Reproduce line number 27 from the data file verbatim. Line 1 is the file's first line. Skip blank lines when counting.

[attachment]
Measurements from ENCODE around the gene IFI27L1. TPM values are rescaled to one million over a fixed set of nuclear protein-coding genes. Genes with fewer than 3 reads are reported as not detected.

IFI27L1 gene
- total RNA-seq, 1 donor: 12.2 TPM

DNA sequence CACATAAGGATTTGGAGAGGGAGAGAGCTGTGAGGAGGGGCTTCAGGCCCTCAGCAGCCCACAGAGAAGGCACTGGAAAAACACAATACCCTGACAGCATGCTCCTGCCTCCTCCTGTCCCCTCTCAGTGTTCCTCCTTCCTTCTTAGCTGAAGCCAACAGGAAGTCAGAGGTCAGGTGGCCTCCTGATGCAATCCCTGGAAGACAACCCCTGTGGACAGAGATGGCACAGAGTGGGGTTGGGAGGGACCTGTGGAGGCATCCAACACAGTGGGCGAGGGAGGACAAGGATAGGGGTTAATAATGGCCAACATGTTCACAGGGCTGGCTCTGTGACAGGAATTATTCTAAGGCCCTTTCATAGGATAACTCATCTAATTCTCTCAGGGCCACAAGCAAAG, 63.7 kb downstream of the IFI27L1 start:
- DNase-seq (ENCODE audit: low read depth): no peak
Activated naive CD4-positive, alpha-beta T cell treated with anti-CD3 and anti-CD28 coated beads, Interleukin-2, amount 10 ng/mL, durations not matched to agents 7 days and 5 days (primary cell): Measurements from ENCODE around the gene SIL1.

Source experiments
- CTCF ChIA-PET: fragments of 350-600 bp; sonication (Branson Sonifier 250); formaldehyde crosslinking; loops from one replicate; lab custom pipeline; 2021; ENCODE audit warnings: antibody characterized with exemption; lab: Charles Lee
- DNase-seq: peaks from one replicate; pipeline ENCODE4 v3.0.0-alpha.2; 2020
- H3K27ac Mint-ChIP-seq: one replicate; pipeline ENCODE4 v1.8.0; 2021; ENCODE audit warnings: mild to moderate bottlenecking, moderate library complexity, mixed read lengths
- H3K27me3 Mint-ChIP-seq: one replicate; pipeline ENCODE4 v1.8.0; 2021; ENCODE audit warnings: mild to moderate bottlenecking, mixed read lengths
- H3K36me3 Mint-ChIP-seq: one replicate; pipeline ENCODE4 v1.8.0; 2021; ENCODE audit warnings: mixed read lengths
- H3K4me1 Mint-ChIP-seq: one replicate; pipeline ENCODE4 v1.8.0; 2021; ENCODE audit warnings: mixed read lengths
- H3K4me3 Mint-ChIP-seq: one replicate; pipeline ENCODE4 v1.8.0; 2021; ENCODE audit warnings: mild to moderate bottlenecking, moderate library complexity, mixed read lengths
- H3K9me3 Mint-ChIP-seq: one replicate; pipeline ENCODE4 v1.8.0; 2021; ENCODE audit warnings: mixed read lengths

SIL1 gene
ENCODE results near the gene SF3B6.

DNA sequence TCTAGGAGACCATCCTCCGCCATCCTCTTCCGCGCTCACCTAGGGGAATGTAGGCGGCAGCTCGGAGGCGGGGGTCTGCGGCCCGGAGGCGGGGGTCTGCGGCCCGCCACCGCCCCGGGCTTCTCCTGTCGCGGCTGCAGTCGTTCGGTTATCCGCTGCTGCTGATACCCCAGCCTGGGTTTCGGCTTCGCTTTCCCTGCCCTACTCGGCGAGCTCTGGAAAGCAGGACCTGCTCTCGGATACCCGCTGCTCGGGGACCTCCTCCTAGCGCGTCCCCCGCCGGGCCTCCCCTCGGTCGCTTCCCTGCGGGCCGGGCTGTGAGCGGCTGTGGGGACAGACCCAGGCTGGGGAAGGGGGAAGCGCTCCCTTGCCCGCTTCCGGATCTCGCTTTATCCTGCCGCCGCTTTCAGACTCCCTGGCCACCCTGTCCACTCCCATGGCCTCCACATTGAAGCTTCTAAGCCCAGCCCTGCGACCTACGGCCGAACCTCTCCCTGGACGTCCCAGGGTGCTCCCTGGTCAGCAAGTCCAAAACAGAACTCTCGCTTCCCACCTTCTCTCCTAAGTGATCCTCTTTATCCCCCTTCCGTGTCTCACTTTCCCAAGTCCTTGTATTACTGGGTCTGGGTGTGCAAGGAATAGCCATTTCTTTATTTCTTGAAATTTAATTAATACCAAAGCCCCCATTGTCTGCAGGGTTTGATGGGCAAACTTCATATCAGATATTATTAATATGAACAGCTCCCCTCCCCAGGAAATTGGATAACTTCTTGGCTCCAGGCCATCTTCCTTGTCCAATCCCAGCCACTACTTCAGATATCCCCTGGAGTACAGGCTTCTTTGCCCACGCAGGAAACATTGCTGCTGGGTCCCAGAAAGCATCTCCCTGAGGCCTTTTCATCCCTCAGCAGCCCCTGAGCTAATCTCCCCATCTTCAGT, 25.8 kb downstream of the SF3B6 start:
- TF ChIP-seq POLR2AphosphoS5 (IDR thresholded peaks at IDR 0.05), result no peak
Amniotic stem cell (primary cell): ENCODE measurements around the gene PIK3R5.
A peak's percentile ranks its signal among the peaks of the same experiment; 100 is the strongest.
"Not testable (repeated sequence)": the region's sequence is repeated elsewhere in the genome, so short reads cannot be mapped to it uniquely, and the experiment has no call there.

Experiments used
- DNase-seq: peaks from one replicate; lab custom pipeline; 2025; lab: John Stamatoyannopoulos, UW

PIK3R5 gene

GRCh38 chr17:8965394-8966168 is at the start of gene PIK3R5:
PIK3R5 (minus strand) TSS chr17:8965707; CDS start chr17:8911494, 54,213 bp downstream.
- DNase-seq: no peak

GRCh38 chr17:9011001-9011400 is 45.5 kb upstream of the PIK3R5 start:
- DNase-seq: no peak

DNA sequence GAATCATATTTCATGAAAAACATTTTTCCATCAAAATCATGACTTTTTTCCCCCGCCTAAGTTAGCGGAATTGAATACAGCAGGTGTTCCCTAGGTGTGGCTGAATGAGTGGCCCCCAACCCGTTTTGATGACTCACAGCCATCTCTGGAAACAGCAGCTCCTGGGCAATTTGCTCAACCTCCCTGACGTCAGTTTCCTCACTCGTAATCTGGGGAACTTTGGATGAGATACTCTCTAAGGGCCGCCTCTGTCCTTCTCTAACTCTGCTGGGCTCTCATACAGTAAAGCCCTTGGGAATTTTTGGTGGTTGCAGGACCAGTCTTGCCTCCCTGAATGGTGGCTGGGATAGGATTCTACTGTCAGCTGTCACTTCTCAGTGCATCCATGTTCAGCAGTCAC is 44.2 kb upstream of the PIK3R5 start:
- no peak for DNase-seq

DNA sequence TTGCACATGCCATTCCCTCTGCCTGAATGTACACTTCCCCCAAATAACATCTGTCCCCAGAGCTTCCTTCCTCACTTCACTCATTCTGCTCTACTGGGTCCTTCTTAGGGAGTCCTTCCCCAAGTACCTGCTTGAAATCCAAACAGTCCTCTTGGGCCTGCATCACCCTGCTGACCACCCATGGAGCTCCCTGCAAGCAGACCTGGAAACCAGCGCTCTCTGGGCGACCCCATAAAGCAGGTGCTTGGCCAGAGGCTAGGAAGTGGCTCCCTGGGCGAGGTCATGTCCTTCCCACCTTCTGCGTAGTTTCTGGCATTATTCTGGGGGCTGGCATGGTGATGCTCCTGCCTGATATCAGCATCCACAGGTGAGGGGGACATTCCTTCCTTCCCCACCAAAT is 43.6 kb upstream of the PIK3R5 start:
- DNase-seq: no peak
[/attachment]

PIK3R5 (minus strand) TSS chr17:8965707; CDS start chr17:8911494, 54,213 bp downstream.